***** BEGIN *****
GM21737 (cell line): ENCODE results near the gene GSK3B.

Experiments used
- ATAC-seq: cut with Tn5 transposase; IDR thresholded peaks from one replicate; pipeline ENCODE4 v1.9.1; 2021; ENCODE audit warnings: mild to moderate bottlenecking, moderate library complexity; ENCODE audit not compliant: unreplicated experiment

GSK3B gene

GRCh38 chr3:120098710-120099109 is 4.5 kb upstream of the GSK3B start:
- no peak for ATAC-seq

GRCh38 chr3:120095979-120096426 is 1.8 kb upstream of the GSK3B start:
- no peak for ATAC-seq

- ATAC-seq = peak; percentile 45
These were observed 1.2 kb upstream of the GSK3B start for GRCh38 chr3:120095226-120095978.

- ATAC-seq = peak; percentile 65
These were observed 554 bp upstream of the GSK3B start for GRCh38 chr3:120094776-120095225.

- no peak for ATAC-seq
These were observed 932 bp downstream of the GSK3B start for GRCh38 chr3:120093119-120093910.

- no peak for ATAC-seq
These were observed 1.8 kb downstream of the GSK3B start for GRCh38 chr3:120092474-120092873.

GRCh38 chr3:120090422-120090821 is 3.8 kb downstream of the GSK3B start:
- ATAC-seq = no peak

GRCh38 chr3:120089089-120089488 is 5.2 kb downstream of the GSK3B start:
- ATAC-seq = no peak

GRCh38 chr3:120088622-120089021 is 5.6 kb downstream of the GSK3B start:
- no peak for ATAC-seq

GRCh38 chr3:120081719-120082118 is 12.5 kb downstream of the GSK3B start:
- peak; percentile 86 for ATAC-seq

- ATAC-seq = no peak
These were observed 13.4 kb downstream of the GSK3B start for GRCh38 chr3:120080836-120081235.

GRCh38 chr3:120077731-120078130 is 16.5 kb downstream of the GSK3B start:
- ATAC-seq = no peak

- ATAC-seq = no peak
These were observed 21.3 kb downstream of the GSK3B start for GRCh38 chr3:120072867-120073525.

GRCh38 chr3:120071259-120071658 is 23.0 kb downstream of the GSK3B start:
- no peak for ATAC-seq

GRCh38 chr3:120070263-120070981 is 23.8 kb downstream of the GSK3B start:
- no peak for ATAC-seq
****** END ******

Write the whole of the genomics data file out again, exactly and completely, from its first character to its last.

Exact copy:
GM21737 (cell line): ENCODE results near the gene GSK3B.

Experiments used
- ATAC-seq: cut with Tn5 transposase; IDR thresholded peaks from one replicate; pipeline ENCODE4 v1.9.1; 2021; ENCODE audit warnings: mild to moderate bottlenecking, moderate library complexity; ENCODE audit not compliant: unreplicated experiment

GSK3B gene

GRCh38 chr3:120098710-120099109 is 4.5 kb upstream of the GSK3B start:
- no peak for ATAC-seq

GRCh38 chr3:120095979-120096426 is 1.8 kb upstream of the GSK3B start:
- no peak for ATAC-seq

- ATAC-seq = peak; percentile 45
These were observed 1.2 kb upstream of the GSK3B start for GRCh38 chr3:120095226-120095978.

- ATAC-seq = peak; percentile 65
These were observed 554 bp upstream of the GSK3B start for GRCh38 chr3:120094776-120095225.

- no peak for ATAC-seq
These were observed 932 bp downstream of the GSK3B start for GRCh38 chr3:120093119-120093910.

- no peak for ATAC-seq
These were observed 1.8 kb downstream of the GSK3B start for GRCh38 chr3:120092474-120092873.

GRCh38 chr3:120090422-120090821 is 3.8 kb downstream of the GSK3B start:
- ATAC-seq = no peak

GRCh38 chr3:120089089-120089488 is 5.2 kb downstream of the GSK3B start:
- ATAC-seq = no peak

GRCh38 chr3:120088622-120089021 is 5.6 kb downstream of the GSK3B start:
- no peak for ATAC-seq

GRCh38 chr3:120081719-120082118 is 12.5 kb downstream of the GSK3B start:
- peak; percentile 86 for ATAC-seq

- ATAC-seq = no peak
These were observed 13.4 kb downstream of the GSK3B start for GRCh38 chr3:120080836-120081235.

GRCh38 chr3:120077731-120078130 is 16.5 kb downstream of the GSK3B start:
- ATAC-seq = no peak

- ATAC-seq = no peak
These were observed 21.3 kb downstream of the GSK3B start for GRCh38 chr3:120072867-120073525.

GRCh38 chr3:120071259-120071658 is 23.0 kb downstream of the GSK3B start:
- no peak for ATAC-seq

GRCh38 chr3:120070263-120070981 is 23.8 kb downstream of the GSK3B start:
- no peak for ATAC-seq